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Mitt Romney: "Strange and Awkward Man"

It’s possible we’re not being fair to Mitt Romney. Really, would the stuff coming out of your mouth make any more sense if you had to spend a year traveling with Rick Santorum and Newt Gingrich? I’m surprised the man’s still speaking English. He must feel like the in-law on a family vacation, dying to go home so he can finally kick his dog in peace.

What we learned on our road trip through Alabama and in Mississippi was not just that cheese grits are delicious. It was that Mitt Romney might be unfairly maligned as a panderer. He simply is unable to tell people what they want to hear. Windows Vista had fewer incompatibility problems than Romney does with regular folks.

The Atlantic’s Molly Ball created a little controversy recently when she wrote a counterintuitive defense of Romney as a funny, self-deprecating guy whose jokes just fall flat on TV or in the newspaper. She marshaled first-hand accounts to buttress her claim that old Willard’s “sense of humor is dark, dry, self-deprecating and a little subversive.” Her piece was persuasive and well argued, and it almost convinced me. For a couple of days I wandered around confused, wondering whether Romney really wasn’t funny after all.

But then Romney opened his mouth again and removed all doubt. The reason Romney comes across like a strange and awkward man probably has something to do with the fact that he’s a strange and awkward man. This guy is the photo negative of King Midas, turning talking points into gaffes.

His idea of making small talk about the New England Patriots is to brag about his buddies who own the New York Jets and Miami Dolphins and then follow it up later by saying he’s not filling out his March Madness bracket. And Republicans think Barack Obama’s the foreigner?

After he went oh-fer in Alabama and Mississippi, Romney made his consultant Eric Fehrnstrom defend the campaign on CNN. Fehrnstrom must have intended this interview to be an early St. Patrick’s Day celebration because of the abundance of blarney. When Anderson Cooper asked him to explain why Republican turnout was down across the country, Fehrnstrom gamely tried to answer but all he could come up with was that the economy was bad. Apparently Republicans can’t afford to gas up their Cadillacs.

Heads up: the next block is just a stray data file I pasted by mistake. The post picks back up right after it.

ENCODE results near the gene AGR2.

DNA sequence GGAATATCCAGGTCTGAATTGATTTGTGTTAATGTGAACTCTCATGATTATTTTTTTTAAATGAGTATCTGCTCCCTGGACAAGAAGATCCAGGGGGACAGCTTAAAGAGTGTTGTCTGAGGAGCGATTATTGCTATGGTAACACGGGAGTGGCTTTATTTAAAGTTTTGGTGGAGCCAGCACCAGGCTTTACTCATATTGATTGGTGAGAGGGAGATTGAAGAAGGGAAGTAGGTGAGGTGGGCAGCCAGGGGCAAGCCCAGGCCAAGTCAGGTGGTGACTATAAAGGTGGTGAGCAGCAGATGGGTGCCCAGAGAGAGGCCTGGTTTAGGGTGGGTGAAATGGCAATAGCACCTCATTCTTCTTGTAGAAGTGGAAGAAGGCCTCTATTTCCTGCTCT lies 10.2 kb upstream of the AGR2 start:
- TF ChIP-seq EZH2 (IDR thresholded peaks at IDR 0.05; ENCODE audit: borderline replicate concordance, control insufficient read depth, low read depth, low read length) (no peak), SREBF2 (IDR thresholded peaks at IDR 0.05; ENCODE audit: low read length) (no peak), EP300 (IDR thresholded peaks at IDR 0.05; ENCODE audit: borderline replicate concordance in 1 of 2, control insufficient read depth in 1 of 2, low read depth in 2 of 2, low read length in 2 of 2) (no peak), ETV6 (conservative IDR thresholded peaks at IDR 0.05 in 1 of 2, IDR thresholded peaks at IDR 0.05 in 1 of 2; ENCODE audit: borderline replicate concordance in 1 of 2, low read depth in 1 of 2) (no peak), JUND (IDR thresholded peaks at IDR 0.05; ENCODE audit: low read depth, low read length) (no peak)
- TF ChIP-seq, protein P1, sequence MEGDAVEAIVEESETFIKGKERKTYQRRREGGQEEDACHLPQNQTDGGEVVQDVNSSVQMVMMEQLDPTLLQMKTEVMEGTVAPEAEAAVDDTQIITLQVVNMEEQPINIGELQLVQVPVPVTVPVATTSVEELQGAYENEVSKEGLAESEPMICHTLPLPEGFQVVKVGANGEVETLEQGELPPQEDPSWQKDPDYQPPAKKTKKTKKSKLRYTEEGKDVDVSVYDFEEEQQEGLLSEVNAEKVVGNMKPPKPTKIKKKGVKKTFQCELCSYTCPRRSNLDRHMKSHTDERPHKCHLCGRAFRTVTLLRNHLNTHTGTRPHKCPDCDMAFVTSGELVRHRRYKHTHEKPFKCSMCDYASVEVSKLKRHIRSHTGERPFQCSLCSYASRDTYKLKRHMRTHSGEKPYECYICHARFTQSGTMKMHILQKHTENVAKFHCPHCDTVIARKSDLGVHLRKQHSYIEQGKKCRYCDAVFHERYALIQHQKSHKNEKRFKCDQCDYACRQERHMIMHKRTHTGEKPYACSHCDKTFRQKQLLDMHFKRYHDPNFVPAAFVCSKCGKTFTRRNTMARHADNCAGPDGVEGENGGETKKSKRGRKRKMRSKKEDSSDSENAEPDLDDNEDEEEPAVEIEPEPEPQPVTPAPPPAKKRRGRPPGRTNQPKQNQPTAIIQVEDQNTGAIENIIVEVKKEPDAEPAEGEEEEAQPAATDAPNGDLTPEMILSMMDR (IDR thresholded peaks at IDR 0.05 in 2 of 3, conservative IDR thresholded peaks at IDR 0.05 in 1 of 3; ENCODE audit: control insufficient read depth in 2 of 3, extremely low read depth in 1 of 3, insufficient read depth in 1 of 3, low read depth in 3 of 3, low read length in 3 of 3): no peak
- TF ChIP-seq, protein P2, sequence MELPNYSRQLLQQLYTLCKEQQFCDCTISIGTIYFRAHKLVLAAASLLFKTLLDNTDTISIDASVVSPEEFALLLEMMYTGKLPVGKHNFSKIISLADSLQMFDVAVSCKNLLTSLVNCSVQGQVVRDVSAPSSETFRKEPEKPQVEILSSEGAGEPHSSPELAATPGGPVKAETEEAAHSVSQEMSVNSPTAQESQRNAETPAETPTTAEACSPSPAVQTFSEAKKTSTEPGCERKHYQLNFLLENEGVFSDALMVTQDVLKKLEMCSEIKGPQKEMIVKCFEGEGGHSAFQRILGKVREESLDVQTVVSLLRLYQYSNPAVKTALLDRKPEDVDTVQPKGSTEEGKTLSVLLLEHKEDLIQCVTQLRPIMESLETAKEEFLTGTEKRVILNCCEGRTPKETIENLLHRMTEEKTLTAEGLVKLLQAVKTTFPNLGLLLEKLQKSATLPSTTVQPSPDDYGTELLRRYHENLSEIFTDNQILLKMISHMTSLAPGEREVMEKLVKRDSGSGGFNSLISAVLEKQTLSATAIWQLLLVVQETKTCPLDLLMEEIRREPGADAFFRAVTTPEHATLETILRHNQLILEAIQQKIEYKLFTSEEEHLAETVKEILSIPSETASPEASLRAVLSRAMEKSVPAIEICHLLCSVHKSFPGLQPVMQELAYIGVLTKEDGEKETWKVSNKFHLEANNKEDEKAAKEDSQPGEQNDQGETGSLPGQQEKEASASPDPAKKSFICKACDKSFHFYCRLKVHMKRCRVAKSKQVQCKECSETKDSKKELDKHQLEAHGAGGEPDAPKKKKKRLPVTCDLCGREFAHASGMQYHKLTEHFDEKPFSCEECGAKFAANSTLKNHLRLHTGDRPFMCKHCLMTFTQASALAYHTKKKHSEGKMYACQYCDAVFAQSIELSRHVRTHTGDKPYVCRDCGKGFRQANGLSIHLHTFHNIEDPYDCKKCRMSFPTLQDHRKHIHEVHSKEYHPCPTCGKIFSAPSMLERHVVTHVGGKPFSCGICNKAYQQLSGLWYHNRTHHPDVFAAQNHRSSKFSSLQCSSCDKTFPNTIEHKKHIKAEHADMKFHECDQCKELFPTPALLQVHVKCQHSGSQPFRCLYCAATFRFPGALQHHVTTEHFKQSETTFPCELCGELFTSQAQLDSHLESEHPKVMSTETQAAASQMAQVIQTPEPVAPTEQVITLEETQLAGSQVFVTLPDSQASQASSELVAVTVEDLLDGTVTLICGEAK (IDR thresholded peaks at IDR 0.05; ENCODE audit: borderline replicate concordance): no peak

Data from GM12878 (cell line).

Fehrnstrom then tried to claim with an admirable attempt at sincerity that Romney, who spent $1.6 million in Alabama and in Mississippi, wasn’t really trying to win.

“I don’t think anybody expected Mitt to win Alabama or Mississippi,” said Fehrnstrom.

There are many acceptable lies in politics, such as “Don’t you look pretty in that bedazzled sweatshirt!” and “Thank you for your candor.” But Fehrnstrom should know not to say things that are so easily disproven. Just one day before the Alabama primary, Romney said, “We’re going to win tomorrow,” though in retrospect, that might have been some of that subversive humor that Molly Ball wrote about.

Finally, Romney’s advisory trotted out the line that they hope will become the conventional wisdom as the primary drags on: Santorum and Gingrich have no path to victory. But if you’re losing to the guys who can’t win, what does that say about your campaign?

It’s as true that Santorum and Gingrich won’t win the nomination as it is that Mitt Romney will win it. And even with Republicans citing electability as their top criteria, Romney—the Republicans’ most electable candidate—can’t close the deal even when he’s outspending his rivals by a better than 2-to-1 margin. It’s like Mitt Romney can’t win a poker hand when everyone else has folded.

So the campaign trail leads on, and they promise it ends at the Republican convention in Tampa. Thank God Mitt Romney can stop pretending to care about the South. Now he can go back to pretending he cares about the rest of the country while the campaign bus rolls on.

There is good news, though. We don’t have to pretend to listen to crazy uncle Ron Paul anymore.


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